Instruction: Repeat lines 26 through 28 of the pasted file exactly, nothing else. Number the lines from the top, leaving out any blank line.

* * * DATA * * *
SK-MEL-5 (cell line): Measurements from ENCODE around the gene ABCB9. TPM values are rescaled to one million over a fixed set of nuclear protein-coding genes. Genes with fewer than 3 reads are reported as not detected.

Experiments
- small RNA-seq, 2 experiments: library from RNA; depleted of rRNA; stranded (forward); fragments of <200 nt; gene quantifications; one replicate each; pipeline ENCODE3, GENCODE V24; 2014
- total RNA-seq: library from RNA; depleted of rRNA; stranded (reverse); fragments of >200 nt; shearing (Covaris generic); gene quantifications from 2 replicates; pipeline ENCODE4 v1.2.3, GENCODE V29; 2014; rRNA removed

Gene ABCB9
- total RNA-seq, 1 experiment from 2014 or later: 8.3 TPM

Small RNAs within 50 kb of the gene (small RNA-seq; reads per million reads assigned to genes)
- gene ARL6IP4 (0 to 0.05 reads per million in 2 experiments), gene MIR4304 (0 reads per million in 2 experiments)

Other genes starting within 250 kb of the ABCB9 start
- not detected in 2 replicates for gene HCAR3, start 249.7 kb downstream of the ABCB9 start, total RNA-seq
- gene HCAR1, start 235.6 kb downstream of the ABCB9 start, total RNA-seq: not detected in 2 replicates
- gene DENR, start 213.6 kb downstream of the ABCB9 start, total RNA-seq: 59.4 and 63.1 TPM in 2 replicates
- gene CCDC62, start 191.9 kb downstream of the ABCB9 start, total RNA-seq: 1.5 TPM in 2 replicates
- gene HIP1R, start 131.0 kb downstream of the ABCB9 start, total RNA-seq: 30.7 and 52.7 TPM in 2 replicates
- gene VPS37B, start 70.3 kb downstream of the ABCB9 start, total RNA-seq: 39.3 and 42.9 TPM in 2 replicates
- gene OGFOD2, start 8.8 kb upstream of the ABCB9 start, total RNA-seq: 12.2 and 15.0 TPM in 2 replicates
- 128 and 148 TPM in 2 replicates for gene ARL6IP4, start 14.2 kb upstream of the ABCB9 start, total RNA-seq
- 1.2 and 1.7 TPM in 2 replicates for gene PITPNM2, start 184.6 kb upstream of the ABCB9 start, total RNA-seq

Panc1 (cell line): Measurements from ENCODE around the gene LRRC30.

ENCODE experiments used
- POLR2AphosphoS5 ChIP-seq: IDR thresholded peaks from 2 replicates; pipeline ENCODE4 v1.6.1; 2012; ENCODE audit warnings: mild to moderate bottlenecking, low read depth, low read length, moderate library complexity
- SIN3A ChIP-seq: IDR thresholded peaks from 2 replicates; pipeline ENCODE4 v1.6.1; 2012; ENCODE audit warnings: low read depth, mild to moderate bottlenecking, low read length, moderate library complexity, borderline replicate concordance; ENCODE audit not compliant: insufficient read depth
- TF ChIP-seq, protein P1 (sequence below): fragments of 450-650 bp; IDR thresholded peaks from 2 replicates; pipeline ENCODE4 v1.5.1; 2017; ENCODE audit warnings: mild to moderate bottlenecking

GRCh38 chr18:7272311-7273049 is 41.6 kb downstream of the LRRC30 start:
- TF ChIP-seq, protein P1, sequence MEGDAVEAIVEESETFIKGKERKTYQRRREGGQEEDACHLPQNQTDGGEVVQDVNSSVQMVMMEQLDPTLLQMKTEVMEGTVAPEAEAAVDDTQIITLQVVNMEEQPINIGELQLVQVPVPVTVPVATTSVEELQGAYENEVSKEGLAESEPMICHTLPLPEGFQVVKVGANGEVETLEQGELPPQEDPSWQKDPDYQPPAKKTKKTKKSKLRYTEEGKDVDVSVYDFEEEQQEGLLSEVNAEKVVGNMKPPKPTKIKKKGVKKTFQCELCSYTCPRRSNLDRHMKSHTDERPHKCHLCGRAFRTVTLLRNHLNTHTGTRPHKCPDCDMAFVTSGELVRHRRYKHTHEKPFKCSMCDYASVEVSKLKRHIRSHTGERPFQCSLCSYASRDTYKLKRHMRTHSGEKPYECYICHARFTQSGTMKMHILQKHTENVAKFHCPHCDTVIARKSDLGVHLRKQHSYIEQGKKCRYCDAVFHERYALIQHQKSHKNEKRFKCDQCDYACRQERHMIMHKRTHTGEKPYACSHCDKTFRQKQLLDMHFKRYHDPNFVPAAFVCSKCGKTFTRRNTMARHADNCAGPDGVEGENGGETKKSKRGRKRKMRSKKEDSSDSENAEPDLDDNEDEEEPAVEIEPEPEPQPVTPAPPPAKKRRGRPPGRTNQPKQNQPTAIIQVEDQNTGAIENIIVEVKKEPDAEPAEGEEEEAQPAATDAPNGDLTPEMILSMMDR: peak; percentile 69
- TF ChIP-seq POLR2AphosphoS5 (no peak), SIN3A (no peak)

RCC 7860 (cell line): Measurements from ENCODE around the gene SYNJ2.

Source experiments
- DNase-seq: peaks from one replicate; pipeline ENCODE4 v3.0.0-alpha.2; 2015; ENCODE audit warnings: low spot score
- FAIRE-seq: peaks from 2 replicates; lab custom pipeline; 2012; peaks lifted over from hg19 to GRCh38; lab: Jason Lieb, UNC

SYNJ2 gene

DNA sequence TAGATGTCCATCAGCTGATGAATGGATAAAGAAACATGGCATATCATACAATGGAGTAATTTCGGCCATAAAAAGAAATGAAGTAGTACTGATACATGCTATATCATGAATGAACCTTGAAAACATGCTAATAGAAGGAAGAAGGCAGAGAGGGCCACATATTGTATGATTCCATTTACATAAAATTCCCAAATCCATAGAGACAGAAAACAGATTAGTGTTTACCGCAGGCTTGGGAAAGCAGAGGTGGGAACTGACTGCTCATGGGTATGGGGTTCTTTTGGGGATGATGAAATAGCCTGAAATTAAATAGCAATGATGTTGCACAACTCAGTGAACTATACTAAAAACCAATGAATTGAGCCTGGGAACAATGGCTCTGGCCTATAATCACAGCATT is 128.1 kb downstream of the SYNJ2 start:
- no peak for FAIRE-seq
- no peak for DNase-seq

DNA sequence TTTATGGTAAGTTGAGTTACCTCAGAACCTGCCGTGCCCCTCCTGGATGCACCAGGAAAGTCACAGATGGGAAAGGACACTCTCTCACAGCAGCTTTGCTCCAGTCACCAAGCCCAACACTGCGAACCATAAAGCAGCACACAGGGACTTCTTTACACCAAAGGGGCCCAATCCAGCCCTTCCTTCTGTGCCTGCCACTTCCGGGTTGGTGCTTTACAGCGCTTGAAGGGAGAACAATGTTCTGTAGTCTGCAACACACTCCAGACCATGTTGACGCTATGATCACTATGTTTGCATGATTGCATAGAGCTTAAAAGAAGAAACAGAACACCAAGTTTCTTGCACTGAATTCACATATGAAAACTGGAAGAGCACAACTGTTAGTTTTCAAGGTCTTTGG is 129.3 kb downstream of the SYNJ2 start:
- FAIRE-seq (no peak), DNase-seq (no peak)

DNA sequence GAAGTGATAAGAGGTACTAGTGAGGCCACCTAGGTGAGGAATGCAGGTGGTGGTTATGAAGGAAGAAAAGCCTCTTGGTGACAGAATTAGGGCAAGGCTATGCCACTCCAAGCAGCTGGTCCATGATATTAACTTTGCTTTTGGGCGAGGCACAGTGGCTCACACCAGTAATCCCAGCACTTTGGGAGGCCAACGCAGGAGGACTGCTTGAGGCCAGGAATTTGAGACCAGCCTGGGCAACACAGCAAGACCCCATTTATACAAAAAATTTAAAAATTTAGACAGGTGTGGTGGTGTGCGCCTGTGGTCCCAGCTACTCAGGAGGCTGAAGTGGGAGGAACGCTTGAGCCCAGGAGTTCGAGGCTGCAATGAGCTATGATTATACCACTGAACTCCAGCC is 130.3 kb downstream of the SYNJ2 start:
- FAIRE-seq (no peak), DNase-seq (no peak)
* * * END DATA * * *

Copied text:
- TF ChIP-seq POLR2AphosphoS5 (no peak), SIN3A (no peak)

RCC 7860 (cell line): Measurements from ENCODE around the gene SYNJ2.

Source experiments